What would…

…jesus tip?

wwjtjesus tip?


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memories of the ’80s – Party All the Time by Eddie Murphy

Party_All_the_TimeRising high as an actor in comedies in the 1980s, Eddie Murphy tried for a singing career with the song Party All the Time.

Murphy had been in 48 Hrs, Trading Places and Beverly Hills Cop when he worked with Rick James, who produced his first album How Could it Be.

The first single, Party All the Time, was written by James and Kevin Johnston, and was recorded at James’ home studio in Buffalo, New York.

The song is a lament by the singer, that despite all he does for his girlfriend, giving her gifts and spending time with her, she goes out to party and flirt with other men.

The funk/dance song, released in May 1985, featuring backing vocals by James, climbed the charts and hit number two on the Billboard Hot 100 charts, capitalizing on Murphy’s star power and the strength of the music video, as well as James’ influence.

Also hitting the Hot Dance and Hot Black charts in the US, the song charted in Belgium, Finland, Germany, UK and New Zealand, and became a nightclub hit.

Murphy’s career continued to be filled with successes in his comedy and acting, but his singing career made him a one hit wonder of the 1980s.

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Under the sea

Imagine if all the fish were this big…(spotted in Rennes):

fish face

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memories of the ’70s – Don’t Give Up on Us by David Soul

David_Soul_-_Don't_Give_Up_On_Us_single_coverA star on the small screen, then a top 40 hitmaker with Billboard: the one hit wonder Don’t Give Up on Us by David Soul.

Soul was starring in the hit cop show Starsky & Hutch, and decided to turn his hand to a singing career, which had been his first choice as a performer.

Working with producer/writer Tony Macaulay, Soul recorded his song for a single, and recorded the B side – Black Bean Soup – with his girlfriend at the time, actress Lynne Marta.

Released in January 1977, the song had a steady climb on the US and UK music charts, and selling 1.6 million copies in the UK.

The song rode the wave of Soul’s popularity, becoming a number one hit for one week in the UK as well as number one for one week on the Billboard Hot 100 in April 1977.

Soul’s song also hit the adult contemporary charts in the US – and also hit number one in Canada, Ireland and New Zealand.

The song officially became a one hit wonder as Soul never recorded again.  The song was covered by actor Owen Wilson in the 2004 film remake of Starsky & Hutch, which encouraged Soul to re-record the song.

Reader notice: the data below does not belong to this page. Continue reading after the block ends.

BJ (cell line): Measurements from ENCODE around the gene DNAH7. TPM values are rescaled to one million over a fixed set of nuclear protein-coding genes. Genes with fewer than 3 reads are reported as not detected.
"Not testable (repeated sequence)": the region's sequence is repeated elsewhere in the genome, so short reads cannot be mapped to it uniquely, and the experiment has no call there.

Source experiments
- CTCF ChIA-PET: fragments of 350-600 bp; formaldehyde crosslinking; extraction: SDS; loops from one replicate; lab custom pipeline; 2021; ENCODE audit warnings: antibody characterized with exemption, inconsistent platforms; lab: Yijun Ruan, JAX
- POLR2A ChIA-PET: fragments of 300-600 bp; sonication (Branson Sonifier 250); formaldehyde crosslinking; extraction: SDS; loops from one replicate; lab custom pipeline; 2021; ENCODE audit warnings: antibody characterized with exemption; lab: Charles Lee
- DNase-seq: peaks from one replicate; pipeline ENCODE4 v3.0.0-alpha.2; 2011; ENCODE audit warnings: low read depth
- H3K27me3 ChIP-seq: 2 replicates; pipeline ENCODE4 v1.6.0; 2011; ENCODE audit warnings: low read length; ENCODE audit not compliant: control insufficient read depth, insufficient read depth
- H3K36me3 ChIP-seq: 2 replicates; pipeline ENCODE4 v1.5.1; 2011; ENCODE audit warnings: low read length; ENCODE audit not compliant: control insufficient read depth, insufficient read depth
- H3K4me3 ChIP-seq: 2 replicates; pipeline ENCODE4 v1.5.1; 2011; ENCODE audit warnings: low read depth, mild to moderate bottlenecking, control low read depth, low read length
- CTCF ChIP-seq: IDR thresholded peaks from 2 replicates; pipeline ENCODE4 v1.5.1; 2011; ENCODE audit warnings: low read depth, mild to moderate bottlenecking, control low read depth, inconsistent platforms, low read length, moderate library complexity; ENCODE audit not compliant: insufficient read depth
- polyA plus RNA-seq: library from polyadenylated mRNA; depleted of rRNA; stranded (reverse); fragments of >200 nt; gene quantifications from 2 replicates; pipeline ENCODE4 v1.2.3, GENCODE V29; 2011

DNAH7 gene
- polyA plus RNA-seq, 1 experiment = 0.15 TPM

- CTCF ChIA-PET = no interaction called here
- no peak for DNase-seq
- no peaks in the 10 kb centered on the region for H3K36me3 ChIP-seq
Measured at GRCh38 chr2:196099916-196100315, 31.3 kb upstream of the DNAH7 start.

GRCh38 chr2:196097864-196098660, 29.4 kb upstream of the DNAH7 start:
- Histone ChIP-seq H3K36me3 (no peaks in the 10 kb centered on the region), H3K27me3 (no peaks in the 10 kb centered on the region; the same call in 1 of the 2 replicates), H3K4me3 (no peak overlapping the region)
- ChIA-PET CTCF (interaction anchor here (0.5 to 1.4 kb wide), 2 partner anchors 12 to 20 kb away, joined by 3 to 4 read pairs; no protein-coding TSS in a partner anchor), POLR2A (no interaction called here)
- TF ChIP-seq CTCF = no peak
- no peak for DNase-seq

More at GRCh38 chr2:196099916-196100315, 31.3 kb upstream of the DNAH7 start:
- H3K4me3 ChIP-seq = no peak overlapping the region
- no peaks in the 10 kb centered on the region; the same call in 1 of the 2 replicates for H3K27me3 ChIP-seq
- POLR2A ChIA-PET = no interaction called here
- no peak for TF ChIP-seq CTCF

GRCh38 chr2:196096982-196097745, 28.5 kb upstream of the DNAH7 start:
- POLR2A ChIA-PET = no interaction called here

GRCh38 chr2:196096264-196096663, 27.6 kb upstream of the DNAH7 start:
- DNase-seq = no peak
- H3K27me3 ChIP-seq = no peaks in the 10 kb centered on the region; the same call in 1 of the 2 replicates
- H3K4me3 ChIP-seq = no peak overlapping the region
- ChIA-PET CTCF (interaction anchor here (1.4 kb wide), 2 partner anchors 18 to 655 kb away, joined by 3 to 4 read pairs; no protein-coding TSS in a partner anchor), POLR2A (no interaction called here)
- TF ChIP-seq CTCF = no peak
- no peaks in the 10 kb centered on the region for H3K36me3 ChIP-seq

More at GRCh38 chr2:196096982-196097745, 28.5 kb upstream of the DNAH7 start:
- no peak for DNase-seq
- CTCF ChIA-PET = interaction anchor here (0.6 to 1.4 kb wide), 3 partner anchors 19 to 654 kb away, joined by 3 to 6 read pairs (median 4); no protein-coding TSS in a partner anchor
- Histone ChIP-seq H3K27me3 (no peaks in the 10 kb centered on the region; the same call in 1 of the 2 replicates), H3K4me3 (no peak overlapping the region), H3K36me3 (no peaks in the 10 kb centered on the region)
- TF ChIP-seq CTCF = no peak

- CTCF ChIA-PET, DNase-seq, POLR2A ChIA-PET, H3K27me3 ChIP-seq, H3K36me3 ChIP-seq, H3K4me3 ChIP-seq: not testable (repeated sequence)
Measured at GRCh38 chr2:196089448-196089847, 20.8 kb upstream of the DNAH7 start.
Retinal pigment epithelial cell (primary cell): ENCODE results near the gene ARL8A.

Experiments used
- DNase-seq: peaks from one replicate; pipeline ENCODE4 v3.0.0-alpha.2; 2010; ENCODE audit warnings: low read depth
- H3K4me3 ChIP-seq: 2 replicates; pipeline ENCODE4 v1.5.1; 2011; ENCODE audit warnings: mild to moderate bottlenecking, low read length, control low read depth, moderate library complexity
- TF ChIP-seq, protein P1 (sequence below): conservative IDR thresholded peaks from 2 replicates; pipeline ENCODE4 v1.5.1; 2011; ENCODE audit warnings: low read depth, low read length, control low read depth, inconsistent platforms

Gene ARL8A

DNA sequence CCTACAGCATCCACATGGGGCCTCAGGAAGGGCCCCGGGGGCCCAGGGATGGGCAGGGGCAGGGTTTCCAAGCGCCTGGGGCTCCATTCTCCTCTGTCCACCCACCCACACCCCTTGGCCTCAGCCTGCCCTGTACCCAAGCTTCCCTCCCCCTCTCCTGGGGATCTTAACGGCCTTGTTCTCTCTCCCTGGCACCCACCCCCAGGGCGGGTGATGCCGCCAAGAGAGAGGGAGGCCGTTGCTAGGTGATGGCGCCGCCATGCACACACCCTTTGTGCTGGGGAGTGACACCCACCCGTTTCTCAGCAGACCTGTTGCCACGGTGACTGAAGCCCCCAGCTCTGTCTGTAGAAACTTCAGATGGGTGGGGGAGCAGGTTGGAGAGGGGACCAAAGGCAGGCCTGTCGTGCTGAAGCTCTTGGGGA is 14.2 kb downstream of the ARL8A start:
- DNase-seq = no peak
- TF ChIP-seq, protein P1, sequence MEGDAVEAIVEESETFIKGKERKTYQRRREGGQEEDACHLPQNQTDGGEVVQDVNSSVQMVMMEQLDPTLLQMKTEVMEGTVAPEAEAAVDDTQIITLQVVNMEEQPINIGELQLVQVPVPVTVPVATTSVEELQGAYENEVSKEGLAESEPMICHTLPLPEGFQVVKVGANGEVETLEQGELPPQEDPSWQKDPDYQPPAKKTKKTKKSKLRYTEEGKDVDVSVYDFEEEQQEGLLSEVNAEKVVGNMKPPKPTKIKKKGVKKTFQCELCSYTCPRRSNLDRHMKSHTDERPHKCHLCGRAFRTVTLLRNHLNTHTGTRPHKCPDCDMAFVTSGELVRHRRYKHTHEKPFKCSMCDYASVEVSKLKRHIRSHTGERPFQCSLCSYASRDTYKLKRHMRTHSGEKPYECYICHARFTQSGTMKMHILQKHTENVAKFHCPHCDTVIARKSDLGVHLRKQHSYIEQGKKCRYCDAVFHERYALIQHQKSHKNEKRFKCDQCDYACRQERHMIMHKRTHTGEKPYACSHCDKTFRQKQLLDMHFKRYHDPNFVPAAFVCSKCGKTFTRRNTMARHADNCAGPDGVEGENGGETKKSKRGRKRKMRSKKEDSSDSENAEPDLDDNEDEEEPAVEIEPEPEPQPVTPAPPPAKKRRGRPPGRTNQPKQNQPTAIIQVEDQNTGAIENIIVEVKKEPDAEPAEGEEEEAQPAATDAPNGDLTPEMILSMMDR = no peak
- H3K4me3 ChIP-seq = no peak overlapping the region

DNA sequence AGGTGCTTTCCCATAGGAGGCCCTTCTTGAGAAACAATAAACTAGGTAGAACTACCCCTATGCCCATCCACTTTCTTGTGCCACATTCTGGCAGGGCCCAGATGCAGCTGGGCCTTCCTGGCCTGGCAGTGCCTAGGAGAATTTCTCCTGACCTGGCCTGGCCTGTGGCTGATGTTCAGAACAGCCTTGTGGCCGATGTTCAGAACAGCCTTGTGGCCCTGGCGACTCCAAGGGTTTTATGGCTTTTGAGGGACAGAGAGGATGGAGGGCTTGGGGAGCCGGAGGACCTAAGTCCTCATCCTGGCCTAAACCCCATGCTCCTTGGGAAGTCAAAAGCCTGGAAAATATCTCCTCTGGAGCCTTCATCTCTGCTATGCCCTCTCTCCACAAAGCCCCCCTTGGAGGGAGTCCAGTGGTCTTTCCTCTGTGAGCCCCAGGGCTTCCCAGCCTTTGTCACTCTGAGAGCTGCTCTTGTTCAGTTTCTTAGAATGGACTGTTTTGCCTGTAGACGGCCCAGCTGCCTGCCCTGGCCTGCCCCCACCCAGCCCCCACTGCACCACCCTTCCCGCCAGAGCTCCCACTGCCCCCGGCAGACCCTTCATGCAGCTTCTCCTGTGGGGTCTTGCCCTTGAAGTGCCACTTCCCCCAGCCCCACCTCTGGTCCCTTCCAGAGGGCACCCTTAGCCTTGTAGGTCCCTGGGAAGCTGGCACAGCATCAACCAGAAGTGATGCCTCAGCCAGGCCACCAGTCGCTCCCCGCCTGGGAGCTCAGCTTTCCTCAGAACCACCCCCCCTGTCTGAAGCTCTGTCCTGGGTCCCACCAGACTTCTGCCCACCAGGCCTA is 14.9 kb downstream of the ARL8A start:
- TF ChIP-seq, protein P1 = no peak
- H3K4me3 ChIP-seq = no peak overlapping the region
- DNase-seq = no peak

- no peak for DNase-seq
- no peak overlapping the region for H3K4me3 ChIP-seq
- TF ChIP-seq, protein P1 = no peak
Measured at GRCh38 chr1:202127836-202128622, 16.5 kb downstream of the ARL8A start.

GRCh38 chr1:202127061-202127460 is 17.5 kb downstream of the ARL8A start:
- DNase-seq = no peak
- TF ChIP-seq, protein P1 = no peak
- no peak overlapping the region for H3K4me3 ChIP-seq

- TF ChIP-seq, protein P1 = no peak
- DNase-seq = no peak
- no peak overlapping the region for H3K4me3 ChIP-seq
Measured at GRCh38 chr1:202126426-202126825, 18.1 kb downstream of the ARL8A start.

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Robot fish

Spotted under the bridge in Rennes:

mechanical fish

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Leafs in the alley

Is it their night hockey fans?


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memories of the ’80s – Presumed Innocent by Scott Turow

pA first novel that brought a new player to the legal thriller category of book publishing: Presumed Innocent by Scott Turow.

Turow is a lawyer and worked in the legal system, based in Chicago and in the district attorney’s office for numerous years before he turned his hand to writing a crime thriller.

Rozat ‘Rusty’ Sabich is a prosecutor asked to investigate the death of a former colleague, lawyer Carolyn Polhemus, both prominent within the legal system of the Midwest.

Written in first person, Sabich not only discovers that Polhemus has been murdered, but has to reveal his own previous relationship with the victim as an ex-lover, which turns the spotlight on himself.

The ongoing investigation then makes it seem like Sabich could have been the perpetrator and when all eyes are fixated on making him the person most likely to have killed Polhemus, he continues to investigate to not only prove his innocence but find out who is guilty.

Sabich goes on trial and during the examinations realizes who the killer really is – with a few twists and turns to make the reader wonder if he is guilty or is he not guilty?

Published by Farrar, Straus and Giroux, the first novel/thriller was treated more than another addition to the pulp fiction category thanks to the strong storyline. Thanks to the success of fellow lawyer/writer John Grisham, both publishers and the public were seeking legal thrillers for their bookshelves.

Before the book was published in August 1987, the film rights were optioned by director Sydney Pollack for US $1 million.

The book was praised by critics for it unique twists and turns, and was a mainstay of the New York Times Bestseller List in Fall 1987, hitting number one for several consecutive weeks.

Three years later, the novel was transformed to the big screen with Harrison Ford playing the lead character.

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